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Quick thoughts: Ready for Week 1


JACKSONVILLE – Senior writer John Oehser, senior correspondent Brian Sexton and team reporter Ashlyn Sullivan offer quick thoughts on the Jaguars as they prepare to play the Houston Texans at NRG Stadium in Houston, Texas, Sunday in the 2021 regular-season opener …

Oehser …

1.This opener is big – and tricky. Every regular-season opener is big; hope regenerates every season – as does every NFL roster. But the '21 regular-season opener seems particularly big for the Jaguars for reasons beyond the NFL head coaching debut of Urban Meyer and the NFL quarterbacking debut of rookie Trevor Lawrence. Those are big long-term storylines, but for the short-term the opener is big for the perception of this team. The perception is the Jaguars are improved team – and that the Texans, partly because of the absence of Pro Bowl quarterback Deshaun Watson, will struggle entering the season. That has caused the Jaguars to be favored by many observers, but remember: Week 1 is the weirdest, hardest-to-predict week of the NFL season – and these revamped, young Jaguars haven't proven enough to be heavy favorites in any game. Also: NFL debuts are difficult for rookie quarterbacks, even ones such as Lawrence who have been selected No. 1 overall. The Jaguars need to win early, particularly considering the schedule appears to be significantly tougher after the first four games. And this is a game on paper in which they should be competitive. But with or without Watson, don't expect this to be one-sided. This very big game figures to be tricky for a young team still trying to find its identity.

2.We'll learn fast about the defensive line. The Jaguars focused this past offseason on improving their run defense, trading for nose tackle Malcom Brown and acquiring Jihad Ward and Roy Robertson-Harris as unrestricted free agents. They also selected nose tackle Jay Tufele in the fourth round of the 2021 NFL Draft. The idea was to improve a run defense that had been a liability the last two seasons. That area, which looked dramatically improved in the preseason, figures to get an early test in Week 1 – with the Texans reportedly committed to building their building process and their immediate offensive approach around a strong running game. Houston finished fourth in the NFL in rushing in the preseason. This figures at least in part to be a game decides by who runs better, with Meyer also committed to establishing the run. The Jaguars spent their offseason reshaping the roster to be better in this type of game. They'll get an idea quickly if they were successful.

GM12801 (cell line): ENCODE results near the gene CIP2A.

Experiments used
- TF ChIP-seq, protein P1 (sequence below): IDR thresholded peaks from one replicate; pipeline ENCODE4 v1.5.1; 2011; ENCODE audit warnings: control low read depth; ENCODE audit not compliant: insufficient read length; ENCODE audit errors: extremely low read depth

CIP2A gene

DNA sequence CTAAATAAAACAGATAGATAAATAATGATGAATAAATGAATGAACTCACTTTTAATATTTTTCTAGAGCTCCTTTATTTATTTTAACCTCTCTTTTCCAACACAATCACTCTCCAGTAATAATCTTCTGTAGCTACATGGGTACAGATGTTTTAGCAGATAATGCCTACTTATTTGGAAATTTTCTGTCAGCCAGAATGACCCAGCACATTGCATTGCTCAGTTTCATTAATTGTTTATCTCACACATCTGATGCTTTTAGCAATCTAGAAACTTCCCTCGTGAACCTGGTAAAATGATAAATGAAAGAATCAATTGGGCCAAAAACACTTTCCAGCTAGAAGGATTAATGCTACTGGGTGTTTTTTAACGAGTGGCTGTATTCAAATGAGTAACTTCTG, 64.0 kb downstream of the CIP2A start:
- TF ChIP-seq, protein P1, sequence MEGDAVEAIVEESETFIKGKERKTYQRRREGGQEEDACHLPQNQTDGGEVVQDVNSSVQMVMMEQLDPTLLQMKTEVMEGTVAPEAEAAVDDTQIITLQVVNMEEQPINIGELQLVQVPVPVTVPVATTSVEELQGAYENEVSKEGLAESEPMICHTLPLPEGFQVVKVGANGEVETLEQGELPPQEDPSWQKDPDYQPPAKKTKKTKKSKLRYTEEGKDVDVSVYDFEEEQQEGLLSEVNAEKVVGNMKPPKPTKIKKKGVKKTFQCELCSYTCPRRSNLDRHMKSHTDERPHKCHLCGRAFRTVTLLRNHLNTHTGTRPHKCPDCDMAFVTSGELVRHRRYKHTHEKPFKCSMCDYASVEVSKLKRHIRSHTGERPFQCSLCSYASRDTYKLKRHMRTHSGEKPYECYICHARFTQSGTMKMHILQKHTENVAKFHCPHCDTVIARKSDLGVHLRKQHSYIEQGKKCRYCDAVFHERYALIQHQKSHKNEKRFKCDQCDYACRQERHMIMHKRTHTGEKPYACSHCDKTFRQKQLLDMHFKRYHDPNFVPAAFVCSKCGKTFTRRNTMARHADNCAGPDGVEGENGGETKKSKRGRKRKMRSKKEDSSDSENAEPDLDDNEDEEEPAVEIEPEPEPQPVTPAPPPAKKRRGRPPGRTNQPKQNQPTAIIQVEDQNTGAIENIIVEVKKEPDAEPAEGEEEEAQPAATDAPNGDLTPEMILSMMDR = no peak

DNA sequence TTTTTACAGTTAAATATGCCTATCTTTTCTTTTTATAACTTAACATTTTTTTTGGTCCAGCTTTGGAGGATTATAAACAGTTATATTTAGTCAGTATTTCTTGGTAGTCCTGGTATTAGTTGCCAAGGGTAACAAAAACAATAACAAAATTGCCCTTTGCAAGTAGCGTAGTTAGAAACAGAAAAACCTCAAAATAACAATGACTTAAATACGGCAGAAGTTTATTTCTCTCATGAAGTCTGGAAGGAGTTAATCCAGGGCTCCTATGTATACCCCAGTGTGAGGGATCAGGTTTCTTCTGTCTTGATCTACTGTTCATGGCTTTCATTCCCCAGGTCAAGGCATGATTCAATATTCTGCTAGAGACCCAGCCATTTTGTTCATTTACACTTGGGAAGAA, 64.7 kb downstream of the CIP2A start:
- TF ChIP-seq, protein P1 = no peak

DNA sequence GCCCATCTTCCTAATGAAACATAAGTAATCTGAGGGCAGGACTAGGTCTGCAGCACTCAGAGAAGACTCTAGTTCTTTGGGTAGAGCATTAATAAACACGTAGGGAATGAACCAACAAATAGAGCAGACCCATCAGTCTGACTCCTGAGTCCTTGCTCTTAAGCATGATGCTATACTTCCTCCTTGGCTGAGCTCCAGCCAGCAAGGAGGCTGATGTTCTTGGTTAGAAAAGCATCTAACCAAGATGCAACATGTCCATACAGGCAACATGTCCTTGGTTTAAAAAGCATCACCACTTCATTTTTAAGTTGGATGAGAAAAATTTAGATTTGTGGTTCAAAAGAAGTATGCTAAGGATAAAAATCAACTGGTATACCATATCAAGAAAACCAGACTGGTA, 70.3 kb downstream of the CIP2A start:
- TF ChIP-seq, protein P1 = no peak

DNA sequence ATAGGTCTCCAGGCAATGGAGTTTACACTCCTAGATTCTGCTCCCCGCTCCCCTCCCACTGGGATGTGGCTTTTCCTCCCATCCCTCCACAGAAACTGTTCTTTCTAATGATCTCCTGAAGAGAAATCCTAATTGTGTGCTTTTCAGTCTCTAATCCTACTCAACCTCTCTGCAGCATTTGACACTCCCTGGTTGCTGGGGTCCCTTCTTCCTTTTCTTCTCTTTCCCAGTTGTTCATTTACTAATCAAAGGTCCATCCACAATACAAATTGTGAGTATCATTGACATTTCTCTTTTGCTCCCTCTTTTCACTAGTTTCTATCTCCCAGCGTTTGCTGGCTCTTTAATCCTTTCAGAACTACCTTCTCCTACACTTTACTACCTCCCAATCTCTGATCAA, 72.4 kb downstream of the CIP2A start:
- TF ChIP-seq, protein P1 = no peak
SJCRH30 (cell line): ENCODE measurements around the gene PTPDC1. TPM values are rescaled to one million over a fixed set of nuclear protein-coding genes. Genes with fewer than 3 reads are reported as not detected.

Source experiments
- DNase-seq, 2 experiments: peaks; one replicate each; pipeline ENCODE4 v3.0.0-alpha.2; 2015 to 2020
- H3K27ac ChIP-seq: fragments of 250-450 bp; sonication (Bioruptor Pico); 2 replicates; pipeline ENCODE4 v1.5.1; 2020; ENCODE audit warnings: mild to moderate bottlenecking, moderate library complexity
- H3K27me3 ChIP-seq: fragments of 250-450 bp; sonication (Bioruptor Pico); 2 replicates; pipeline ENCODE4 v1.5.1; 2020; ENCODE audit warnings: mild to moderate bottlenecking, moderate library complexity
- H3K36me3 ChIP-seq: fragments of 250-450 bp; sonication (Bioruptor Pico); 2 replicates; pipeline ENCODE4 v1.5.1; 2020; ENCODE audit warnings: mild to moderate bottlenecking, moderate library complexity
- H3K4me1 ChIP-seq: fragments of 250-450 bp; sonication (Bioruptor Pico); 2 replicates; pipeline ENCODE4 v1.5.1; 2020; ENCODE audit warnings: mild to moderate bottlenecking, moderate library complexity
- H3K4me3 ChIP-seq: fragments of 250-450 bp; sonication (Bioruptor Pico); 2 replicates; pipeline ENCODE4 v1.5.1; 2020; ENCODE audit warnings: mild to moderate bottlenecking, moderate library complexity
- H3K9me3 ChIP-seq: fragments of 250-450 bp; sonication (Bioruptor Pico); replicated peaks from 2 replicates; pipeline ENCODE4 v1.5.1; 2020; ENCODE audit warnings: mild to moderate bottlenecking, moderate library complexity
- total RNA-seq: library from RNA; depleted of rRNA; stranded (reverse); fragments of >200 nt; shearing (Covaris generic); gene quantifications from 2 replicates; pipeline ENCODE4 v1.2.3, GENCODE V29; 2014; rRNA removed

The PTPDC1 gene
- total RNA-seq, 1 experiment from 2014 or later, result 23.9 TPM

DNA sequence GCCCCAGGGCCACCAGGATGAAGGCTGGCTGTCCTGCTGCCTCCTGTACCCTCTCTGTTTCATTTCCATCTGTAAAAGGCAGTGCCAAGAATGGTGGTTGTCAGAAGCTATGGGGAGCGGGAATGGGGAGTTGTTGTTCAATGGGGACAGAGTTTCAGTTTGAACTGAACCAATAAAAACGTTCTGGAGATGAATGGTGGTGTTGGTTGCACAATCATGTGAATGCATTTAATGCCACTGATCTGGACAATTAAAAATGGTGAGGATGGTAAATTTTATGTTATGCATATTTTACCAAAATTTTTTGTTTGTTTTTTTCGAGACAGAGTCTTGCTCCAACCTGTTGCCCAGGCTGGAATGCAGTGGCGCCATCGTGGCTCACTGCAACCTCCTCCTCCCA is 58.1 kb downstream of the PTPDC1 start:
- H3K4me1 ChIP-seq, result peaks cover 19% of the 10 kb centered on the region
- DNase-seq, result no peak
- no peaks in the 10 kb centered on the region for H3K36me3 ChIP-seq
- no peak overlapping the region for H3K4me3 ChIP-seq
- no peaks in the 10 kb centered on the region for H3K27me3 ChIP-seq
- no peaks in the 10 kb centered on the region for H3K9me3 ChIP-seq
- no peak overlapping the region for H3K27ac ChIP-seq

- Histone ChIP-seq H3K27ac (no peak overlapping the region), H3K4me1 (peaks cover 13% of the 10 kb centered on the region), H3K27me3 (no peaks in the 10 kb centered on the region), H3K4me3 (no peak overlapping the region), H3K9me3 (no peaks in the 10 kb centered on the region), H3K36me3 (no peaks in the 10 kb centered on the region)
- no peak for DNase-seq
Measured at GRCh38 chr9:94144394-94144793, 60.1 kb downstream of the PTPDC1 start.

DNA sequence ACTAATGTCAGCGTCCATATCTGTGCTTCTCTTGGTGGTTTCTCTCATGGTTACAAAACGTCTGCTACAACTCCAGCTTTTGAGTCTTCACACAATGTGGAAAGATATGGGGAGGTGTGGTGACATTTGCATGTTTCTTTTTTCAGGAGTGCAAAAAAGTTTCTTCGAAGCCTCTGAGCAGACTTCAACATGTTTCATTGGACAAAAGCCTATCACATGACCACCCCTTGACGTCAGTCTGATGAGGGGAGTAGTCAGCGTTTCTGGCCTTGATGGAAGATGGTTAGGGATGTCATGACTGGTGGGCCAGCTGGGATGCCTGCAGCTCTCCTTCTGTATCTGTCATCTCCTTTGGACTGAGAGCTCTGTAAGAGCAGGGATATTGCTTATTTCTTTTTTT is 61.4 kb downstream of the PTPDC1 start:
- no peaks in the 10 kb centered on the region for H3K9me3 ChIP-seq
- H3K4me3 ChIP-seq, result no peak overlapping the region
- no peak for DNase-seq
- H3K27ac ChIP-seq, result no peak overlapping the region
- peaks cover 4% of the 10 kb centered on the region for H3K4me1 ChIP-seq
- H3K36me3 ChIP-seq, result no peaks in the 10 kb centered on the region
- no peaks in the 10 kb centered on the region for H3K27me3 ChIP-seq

1.All eyes on the quarterback. No need for explanation. Lawrence is the Jaguars' most compelling story since late in the 2017 season. I'll pay close attention to Lawrence on Sunday but running backs Carlos Hyde and James Robinson will be more critical to the outcome of Lawrence's first NFL start. Cincinnati Bengals quarterback Joe Burrow, who played for Meyer at Ohio State, told his former college coach last spring that the best thing he could do for Lawrence was to give him a strong running game. A strong running game keeps a defense guessing, keeps the playbook open and will allow offensive coordinator Darrell Bevell plenty of opportunities to use play action and take shots deep down the field. The Jaguars must be able to run for everything else to fall into place, which is why I'd much rather see Robinson or Hyde rush for 100 or more yards Sunday than Lawrence throw for 300 yards or more.

2.Who can win? As I currently see it, the only Jaguars player on the defensive front who can consistently beat the man across from him is defensive end/linebacker Josh Allen. That's no slight to Robertson-Harris or Brown or Ward, but I haven't seen them in live action yet. Allen had a phenomenal training camp going until he was sent to Reserve/COVID-19 after a close contact. He's a beast and I don't think there is any question that if he stays healthy, he will be a force in 2021. But who else, especially among the outside linebackers, can create their own rush by winning on any single snap? The good news is there are solid candidates in K'Lavon Chaisson, Dawuane Smoot and rookie Jordan Smith, but for the defense coordinated by Joe Cullen defense to be as unpredictable and multiple as possible, one of those guys must emerge. Who can win? We'll see on Sunday in Houston.

Sullivan …

1.Getting deep. The Jaguars are still working on finding their last "go-to" deep threat at wide receiver. Keep your eye on free-agent acquisition Phillip Dorsett II to grab that spot. Dorsett is currently on the practice squad due to a hamstring injury, but Meyer has made it clear that is the only reason he isn't on the 53-man roster. When he is activated, Dorsett has legitimate downfield speed that we witnessed in training camp. He can flip the field and Meyer has been less than subtle on the need for a guy like that on the roster.

2.Running back could be plug and play for the remainder of the season. Of course, Robinson will be the starting running back with Hyde and Dare Ogunbowale there to lighten the load. The Jaguars added Duke Johnson to the practice squad this week as they continue to work to replace what they wanted from first-round selection Travis Etienne Jr., now out for the season. It is a work in progress – and it might be for the whole season, working to incorporate guys on the roster that can bring fresh legs to this team. You can't replace Etienne's explosive speed, but the closest thing you can get is bringing in multiple guys who can run the ball to take some pressure off Robinson.

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